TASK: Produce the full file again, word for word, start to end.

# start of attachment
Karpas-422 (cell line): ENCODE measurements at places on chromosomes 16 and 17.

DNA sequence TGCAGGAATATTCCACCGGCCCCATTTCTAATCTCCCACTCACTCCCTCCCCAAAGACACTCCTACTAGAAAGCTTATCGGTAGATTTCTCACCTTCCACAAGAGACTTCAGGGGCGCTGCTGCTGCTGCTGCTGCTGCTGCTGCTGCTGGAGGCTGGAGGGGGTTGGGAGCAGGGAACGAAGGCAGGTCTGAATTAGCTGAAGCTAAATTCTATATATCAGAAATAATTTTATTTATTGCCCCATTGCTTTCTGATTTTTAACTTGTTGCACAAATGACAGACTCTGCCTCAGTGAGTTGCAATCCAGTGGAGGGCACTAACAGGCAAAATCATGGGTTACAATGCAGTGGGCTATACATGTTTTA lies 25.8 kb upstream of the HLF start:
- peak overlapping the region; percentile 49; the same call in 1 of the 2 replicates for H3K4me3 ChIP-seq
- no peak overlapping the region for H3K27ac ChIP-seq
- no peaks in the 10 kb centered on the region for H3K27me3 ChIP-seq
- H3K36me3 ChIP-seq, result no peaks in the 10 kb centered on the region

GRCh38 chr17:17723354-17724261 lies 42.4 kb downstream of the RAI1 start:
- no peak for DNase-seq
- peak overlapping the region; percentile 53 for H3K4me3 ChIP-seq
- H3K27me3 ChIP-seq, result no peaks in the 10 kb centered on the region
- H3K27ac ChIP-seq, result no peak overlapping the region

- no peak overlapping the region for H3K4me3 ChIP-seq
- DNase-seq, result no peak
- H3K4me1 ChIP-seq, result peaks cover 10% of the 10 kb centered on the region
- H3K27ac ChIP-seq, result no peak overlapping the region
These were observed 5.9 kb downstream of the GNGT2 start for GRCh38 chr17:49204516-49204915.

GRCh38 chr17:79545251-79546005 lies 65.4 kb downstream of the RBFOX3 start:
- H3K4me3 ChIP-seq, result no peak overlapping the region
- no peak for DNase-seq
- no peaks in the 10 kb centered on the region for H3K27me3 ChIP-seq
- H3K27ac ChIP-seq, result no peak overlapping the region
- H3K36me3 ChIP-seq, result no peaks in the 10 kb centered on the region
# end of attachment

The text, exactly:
Karpas-422 (cell line): ENCODE measurements at places on chromosomes 16 and 17.

DNA sequence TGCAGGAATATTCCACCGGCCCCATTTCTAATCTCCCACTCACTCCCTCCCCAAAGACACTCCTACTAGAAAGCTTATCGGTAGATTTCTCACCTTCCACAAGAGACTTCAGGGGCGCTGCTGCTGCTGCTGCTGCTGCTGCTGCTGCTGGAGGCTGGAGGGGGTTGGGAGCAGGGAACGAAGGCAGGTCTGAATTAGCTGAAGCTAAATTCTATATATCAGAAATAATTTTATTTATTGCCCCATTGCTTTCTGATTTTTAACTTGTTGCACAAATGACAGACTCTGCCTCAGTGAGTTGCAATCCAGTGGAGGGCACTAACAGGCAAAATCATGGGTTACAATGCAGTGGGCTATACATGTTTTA lies 25.8 kb upstream of the HLF start:
- peak overlapping the region; percentile 49; the same call in 1 of the 2 replicates for H3K4me3 ChIP-seq
- no peak overlapping the region for H3K27ac ChIP-seq
- no peaks in the 10 kb centered on the region for H3K27me3 ChIP-seq
- H3K36me3 ChIP-seq, result no peaks in the 10 kb centered on the region

GRCh38 chr17:17723354-17724261 lies 42.4 kb downstream of the RAI1 start:
- no peak for DNase-seq
- peak overlapping the region; percentile 53 for H3K4me3 ChIP-seq
- H3K27me3 ChIP-seq, result no peaks in the 10 kb centered on the region
- H3K27ac ChIP-seq, result no peak overlapping the region

- no peak overlapping the region for H3K4me3 ChIP-seq
- DNase-seq, result no peak
- H3K4me1 ChIP-seq, result peaks cover 10% of the 10 kb centered on the region
- H3K27ac ChIP-seq, result no peak overlapping the region
These were observed 5.9 kb downstream of the GNGT2 start for GRCh38 chr17:49204516-49204915.

GRCh38 chr17:79545251-79546005 lies 65.4 kb downstream of the RBFOX3 start:
- H3K4me3 ChIP-seq, result no peak overlapping the region
- no peak for DNase-seq
- no peaks in the 10 kb centered on the region for H3K27me3 ChIP-seq
- H3K27ac ChIP-seq, result no peak overlapping the region
- H3K36me3 ChIP-seq, result no peaks in the 10 kb centered on the region